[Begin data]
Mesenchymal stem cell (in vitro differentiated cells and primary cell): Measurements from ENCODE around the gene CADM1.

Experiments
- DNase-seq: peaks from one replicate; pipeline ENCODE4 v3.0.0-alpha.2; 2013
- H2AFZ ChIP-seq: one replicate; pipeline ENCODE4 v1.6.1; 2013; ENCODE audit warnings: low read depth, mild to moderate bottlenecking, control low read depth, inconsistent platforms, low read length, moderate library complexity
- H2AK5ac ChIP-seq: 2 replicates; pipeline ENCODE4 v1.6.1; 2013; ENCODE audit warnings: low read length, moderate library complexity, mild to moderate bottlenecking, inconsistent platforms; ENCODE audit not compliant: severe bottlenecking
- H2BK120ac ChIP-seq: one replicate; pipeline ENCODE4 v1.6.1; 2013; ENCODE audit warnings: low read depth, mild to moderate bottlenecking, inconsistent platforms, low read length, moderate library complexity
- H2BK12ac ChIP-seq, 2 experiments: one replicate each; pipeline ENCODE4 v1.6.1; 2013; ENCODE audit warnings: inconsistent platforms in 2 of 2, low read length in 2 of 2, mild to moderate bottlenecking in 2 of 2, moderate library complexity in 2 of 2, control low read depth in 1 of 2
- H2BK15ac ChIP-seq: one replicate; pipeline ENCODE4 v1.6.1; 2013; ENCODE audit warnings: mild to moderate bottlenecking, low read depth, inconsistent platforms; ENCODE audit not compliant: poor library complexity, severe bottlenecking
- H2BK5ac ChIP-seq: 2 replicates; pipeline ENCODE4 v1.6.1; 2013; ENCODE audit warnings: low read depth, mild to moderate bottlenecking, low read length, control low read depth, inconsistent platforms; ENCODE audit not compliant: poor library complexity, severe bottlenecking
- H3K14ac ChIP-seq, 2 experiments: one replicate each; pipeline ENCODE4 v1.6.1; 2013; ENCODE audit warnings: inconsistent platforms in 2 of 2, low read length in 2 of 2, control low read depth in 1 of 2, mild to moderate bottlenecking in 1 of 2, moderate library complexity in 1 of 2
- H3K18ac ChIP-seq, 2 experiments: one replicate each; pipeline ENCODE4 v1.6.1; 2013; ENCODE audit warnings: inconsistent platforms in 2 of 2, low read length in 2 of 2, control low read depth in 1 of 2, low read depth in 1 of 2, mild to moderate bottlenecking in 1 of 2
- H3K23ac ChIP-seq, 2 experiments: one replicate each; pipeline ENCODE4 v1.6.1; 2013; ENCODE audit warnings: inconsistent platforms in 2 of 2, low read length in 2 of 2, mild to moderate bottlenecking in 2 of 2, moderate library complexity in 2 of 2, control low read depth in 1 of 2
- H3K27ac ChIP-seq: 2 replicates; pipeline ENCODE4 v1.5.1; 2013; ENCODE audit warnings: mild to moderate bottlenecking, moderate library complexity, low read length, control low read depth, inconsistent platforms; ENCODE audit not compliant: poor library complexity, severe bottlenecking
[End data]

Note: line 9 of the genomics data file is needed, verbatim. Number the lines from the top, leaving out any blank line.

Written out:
- H2BK5ac ChIP-seq: 2 replicates; pipeline ENCODE4 v1.6.1; 2013; ENCODE audit warnings: low read depth, mild to moderate bottlenecking, low read length, control low read depth, inconsistent platforms; ENCODE audit not compliant: poor library complexity, severe bottlenecking